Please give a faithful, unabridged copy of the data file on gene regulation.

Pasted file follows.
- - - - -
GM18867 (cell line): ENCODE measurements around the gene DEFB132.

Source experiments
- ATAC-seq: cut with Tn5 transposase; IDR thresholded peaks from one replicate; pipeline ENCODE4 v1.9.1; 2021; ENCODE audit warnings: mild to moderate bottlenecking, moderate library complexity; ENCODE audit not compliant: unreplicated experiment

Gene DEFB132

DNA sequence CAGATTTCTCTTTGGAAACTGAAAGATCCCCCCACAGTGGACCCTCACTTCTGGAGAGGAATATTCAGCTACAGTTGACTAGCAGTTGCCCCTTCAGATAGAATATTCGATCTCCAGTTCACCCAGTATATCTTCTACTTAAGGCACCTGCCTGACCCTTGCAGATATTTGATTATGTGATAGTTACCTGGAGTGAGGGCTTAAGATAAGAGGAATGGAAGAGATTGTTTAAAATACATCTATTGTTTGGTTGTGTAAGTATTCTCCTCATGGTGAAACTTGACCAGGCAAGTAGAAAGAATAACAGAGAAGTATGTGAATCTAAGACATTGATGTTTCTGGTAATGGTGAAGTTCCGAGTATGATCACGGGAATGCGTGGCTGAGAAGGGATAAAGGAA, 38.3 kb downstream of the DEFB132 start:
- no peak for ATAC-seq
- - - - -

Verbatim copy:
GM18867 (cell line): ENCODE measurements around the gene DEFB132.

Source experiments
- ATAC-seq: cut with Tn5 transposase; IDR thresholded peaks from one replicate; pipeline ENCODE4 v1.9.1; 2021; ENCODE audit warnings: mild to moderate bottlenecking, moderate library complexity; ENCODE audit not compliant: unreplicated experiment

Gene DEFB132

DNA sequence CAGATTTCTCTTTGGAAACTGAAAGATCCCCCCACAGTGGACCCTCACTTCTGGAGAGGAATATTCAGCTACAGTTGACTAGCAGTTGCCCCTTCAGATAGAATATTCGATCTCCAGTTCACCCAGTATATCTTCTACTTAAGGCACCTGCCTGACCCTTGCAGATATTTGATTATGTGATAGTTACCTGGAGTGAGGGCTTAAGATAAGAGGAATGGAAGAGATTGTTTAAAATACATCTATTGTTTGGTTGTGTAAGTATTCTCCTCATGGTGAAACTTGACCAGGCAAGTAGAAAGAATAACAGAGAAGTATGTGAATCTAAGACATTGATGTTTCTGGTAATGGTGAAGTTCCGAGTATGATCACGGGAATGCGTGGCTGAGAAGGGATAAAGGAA, 38.3 kb downstream of the DEFB132 start:
- no peak for ATAC-seq